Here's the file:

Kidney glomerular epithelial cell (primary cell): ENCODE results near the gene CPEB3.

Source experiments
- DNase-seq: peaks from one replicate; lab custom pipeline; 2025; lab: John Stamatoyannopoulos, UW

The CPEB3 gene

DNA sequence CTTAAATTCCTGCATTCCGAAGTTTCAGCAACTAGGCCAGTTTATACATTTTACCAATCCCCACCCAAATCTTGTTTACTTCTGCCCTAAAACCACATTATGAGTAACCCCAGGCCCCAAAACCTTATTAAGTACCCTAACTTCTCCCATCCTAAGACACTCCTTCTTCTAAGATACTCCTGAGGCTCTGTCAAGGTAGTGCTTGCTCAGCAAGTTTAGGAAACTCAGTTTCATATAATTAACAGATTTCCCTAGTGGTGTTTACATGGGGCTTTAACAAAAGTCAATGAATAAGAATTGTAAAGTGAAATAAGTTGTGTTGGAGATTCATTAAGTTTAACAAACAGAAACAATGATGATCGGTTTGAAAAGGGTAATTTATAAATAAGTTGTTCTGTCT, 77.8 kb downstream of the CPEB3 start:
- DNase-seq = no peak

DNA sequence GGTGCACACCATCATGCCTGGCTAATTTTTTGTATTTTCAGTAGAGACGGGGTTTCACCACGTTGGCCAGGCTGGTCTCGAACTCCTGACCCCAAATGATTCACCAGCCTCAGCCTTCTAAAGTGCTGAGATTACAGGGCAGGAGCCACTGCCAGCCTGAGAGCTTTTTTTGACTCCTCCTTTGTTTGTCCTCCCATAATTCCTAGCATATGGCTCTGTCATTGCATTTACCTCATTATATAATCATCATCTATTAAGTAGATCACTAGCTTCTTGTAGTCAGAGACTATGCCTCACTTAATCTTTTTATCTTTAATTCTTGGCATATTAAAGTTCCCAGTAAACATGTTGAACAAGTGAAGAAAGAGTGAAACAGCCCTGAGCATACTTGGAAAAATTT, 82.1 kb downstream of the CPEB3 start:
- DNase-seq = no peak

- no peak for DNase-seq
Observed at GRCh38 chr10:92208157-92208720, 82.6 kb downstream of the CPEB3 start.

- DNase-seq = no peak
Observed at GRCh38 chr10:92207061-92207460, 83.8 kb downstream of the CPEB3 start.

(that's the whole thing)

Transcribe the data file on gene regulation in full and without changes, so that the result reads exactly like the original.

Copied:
Kidney glomerular epithelial cell (primary cell): ENCODE results near the gene CPEB3.

Source experiments
- DNase-seq: peaks from one replicate; lab custom pipeline; 2025; lab: John Stamatoyannopoulos, UW

The CPEB3 gene

DNA sequence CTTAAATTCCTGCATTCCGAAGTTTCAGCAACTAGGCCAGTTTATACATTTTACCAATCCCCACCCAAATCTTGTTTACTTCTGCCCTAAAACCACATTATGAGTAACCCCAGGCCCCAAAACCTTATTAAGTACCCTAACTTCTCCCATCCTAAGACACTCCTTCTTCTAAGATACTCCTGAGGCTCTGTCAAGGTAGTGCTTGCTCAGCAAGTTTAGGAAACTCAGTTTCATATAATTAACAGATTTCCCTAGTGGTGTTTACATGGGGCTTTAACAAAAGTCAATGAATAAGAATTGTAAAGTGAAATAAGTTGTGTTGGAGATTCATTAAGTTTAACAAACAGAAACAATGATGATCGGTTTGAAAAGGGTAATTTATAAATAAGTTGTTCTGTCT, 77.8 kb downstream of the CPEB3 start:
- DNase-seq = no peak

DNA sequence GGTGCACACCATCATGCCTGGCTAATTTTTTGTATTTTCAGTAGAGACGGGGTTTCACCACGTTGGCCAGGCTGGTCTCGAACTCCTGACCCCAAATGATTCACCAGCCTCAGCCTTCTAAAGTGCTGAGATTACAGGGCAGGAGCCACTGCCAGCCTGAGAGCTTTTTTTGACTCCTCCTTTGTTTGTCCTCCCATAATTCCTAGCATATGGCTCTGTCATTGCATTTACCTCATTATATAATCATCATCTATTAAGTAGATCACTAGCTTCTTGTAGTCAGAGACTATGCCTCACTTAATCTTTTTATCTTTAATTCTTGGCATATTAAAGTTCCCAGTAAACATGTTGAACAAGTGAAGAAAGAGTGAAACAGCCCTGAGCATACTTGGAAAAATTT, 82.1 kb downstream of the CPEB3 start:
- DNase-seq = no peak

- no peak for DNase-seq
Observed at GRCh38 chr10:92208157-92208720, 82.6 kb downstream of the CPEB3 start.

- DNase-seq = no peak
Observed at GRCh38 chr10:92207061-92207460, 83.8 kb downstream of the CPEB3 start.